Riz Ahmed - 'The Long Goodbye' Album Review
Updated: Mar 15
By Sebastian Lloyd
“Britannia’s a bitch!” sears Emmy-award winning actor Riz Ahmed on the 2nd track of his unflinching post-Brexit album The Long Goodbye. Brimming with a passion to articulate new fears and challenges facing the diaspora in post-Brexit Britain, he references the 1955 Saadat Hasan Manto short story ‘Toba Tek Singh,’ set against the backdrop of the partition of India and addresses the long term effects of the colonisation of the British Raj on ‘The Break-up(Shikwa)’. ‘She went, took a knife out from the bed stand, carved a scar down my middle just to leave me stretched out.’ If the carefully selected historical references were not enough, he has also released a short film, released under the same name, that speaks for itself.
Producer Tom Calvert, known as ‘Redinho,’ who worked with Riz during his time with the Swet Shop Boys, uses south Asian/ Pakistani/ Qawwali samples, vocal harmonies and jangling percussion to create catchy hooks and background ambience. Heavy electronic distortion and clever lines: “My people built the west- we even gave the skinheads swastikas,” are fuelled by a previously unseen energy in Riz’s music; his flow is more refined, his inspiration more distilled. There is a clear desire for no message to be misheard, no sentiment to go unnoticed.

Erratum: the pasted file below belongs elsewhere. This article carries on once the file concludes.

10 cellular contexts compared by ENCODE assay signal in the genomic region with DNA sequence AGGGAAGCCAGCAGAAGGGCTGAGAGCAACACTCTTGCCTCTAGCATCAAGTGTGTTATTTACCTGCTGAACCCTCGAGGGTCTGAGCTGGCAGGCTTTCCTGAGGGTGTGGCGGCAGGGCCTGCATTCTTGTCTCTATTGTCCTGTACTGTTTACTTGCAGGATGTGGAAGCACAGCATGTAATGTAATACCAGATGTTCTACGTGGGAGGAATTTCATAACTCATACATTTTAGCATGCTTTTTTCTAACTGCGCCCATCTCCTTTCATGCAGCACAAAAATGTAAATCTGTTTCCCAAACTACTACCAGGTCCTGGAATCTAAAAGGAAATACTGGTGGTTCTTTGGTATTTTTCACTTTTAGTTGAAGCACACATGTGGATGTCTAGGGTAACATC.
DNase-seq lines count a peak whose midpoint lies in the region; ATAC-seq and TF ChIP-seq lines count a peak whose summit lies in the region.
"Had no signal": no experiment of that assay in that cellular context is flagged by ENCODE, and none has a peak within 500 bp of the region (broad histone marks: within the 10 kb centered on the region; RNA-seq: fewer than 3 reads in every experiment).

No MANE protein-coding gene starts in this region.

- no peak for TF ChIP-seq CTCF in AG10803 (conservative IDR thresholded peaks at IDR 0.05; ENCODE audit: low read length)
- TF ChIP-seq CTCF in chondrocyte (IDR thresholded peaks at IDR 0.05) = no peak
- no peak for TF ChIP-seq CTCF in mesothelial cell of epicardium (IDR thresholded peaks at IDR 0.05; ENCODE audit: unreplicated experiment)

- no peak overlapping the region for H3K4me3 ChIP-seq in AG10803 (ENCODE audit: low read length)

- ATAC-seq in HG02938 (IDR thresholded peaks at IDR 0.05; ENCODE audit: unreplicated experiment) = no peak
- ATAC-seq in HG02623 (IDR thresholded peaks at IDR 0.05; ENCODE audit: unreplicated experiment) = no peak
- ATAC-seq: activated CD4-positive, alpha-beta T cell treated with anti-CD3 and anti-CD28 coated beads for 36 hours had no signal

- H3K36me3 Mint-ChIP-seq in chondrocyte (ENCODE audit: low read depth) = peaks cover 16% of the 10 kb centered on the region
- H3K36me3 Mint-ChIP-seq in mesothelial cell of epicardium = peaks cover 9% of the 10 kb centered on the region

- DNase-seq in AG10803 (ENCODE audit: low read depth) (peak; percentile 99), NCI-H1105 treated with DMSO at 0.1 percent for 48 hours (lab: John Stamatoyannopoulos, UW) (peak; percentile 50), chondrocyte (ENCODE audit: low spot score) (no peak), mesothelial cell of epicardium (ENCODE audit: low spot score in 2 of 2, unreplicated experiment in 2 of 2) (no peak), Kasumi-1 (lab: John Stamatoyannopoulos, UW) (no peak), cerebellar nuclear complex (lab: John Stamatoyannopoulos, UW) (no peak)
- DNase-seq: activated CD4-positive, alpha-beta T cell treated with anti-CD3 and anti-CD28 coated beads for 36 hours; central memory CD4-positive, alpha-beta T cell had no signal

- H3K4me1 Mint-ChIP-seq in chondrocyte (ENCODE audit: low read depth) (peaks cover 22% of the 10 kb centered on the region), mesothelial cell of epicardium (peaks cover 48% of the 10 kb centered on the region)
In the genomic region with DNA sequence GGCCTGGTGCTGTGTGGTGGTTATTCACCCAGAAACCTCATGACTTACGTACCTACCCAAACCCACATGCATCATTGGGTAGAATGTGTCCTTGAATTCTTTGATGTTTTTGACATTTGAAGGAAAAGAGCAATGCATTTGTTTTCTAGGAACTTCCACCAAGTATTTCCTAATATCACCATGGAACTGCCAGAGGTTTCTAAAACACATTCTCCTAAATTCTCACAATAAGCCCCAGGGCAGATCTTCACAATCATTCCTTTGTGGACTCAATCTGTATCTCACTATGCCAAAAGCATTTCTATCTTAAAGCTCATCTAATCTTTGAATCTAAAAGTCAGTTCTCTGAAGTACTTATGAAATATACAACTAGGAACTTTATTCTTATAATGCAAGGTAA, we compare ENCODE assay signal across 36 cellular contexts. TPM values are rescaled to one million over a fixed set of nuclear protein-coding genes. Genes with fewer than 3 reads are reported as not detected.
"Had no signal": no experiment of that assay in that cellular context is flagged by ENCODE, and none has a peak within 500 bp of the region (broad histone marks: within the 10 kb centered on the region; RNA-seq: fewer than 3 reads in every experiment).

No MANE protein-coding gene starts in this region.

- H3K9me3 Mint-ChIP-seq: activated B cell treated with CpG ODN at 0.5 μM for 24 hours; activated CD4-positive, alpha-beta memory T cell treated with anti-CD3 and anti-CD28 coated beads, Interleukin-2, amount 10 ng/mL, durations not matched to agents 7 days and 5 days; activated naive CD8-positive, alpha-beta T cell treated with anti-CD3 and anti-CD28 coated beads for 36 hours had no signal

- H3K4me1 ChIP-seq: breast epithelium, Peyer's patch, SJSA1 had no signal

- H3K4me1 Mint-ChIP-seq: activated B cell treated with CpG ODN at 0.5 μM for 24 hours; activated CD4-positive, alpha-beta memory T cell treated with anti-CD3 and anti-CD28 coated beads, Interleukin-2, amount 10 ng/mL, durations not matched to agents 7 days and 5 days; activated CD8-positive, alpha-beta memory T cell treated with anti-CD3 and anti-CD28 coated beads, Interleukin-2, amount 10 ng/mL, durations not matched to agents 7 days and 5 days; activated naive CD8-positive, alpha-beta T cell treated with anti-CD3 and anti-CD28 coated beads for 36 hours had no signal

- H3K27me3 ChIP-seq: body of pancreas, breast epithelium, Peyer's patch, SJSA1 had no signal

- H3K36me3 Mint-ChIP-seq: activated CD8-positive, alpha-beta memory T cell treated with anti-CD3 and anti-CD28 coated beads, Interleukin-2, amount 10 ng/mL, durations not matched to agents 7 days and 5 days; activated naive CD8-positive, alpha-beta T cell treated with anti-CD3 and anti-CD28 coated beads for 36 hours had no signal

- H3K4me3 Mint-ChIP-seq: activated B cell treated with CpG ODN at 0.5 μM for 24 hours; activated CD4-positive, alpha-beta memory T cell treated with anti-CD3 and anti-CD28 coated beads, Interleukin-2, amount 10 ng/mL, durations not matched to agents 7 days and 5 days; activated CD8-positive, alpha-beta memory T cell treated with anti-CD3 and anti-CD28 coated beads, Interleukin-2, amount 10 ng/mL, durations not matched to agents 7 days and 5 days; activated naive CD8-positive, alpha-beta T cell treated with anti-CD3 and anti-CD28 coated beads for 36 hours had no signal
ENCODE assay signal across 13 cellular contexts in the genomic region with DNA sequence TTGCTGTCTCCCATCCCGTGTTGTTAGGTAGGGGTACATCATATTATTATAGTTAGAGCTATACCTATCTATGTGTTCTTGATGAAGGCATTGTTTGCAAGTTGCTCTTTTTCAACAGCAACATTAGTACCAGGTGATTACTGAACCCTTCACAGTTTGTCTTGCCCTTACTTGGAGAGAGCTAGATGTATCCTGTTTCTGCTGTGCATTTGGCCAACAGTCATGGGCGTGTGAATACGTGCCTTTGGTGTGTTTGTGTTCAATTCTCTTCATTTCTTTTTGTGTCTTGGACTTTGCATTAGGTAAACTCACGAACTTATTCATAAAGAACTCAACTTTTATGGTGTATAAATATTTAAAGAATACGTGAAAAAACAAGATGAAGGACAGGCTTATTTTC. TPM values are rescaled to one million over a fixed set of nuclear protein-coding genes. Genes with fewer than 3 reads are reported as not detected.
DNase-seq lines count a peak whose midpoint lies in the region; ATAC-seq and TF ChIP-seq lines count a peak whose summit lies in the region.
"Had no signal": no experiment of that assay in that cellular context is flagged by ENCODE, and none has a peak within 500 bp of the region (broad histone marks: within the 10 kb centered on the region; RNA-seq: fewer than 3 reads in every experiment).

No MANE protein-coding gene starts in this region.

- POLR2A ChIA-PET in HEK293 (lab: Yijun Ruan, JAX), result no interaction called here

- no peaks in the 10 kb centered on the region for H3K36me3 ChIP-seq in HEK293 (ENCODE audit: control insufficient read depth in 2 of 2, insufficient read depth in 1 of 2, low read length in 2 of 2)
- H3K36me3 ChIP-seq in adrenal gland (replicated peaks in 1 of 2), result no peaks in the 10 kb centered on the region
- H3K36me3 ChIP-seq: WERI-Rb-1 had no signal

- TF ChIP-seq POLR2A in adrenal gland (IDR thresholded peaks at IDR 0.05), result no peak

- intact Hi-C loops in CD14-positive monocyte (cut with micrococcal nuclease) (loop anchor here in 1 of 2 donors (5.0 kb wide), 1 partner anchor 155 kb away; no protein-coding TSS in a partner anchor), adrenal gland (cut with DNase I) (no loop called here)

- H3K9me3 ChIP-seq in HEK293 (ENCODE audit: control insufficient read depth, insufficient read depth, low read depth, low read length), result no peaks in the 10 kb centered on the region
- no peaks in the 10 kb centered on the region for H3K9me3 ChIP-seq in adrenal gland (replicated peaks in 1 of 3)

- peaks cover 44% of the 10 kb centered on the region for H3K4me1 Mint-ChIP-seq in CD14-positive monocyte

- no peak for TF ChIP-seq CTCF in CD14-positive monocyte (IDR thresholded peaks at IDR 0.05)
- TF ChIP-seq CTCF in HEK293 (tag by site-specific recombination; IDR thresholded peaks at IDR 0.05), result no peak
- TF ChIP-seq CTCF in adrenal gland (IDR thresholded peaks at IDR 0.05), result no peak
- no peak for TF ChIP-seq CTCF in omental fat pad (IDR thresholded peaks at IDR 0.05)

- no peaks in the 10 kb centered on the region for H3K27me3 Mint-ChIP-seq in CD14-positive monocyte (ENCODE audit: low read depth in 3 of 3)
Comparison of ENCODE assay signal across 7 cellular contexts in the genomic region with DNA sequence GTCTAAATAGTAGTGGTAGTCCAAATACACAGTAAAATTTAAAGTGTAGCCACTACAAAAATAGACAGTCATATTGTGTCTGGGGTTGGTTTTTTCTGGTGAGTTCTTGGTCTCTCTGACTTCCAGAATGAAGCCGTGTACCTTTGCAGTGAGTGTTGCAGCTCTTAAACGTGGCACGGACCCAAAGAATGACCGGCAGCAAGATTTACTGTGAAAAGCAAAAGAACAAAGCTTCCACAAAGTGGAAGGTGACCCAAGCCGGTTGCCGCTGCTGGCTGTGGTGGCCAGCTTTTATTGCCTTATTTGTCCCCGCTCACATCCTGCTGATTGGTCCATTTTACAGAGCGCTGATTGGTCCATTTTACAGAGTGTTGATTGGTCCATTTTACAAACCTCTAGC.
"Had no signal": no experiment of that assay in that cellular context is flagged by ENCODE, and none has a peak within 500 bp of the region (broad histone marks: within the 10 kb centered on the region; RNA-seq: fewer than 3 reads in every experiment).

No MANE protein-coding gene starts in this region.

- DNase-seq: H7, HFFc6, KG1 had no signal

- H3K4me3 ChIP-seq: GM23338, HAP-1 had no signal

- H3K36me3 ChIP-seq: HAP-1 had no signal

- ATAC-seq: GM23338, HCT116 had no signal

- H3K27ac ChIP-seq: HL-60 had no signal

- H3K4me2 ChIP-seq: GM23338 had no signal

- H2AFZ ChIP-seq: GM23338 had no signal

The album is broken up by entertaining skits from an impressive roster of celebrity voices. Mindy Kaling, Mahershala Ali, Yara Shahidi, Asim Choudry as Chubbudy G, Hasan Minhaj and Riz’s mum all console Riz about his break-up. While being a big flex of his star-studded contacts list, the skits also undergo tonal changes to reflect the emotional progression from denial to self-love that Riz addressed in his statement about the project. “This album takes you on a journey of this break-up through the stages of denial, anger, acceptance and finally, self-love to counter the hate.” The simple allegory of an emotional break-up accommodates for swaggering, self-aggrandisement on ‘Can I live’ “Tryna put Pakis on the telly, growing up there weren’t any, now we 24/7 either ISIS or Emmy’s,” and vulnerability on ‘Magambo’. “Hope my people proud and don't forget me, hope my people don't just end up as a memory,” Ahmed’s succinct delve into complex themes of belonging, heritage and identity in modern Britain show this album is far from just a between-role dabble into a passion project.
It’s best moment arguably comes from the frantic focus of ‘Fast lava,’ the backseat freestyle-esque cowbell verses are punctuated by “I spit my truth and its brown.” A 7-word synthesis of Ahmed’s tightly- packed vision for this concept album. However, the reasonably small sum of 9-tracks combined with the lighter moments leave the album precariously balanced between being a seminal socio-political statement and just a welcome, impressive surprise from an actor who might just ‘do-a-Donald’ (Glover!). Nonetheless, the album stands out as a potent piece of political commentary in a contemporary hip hop scene filled with loud and proud opinions, while retaining an originality that means the message will last.
Listen to the Album here: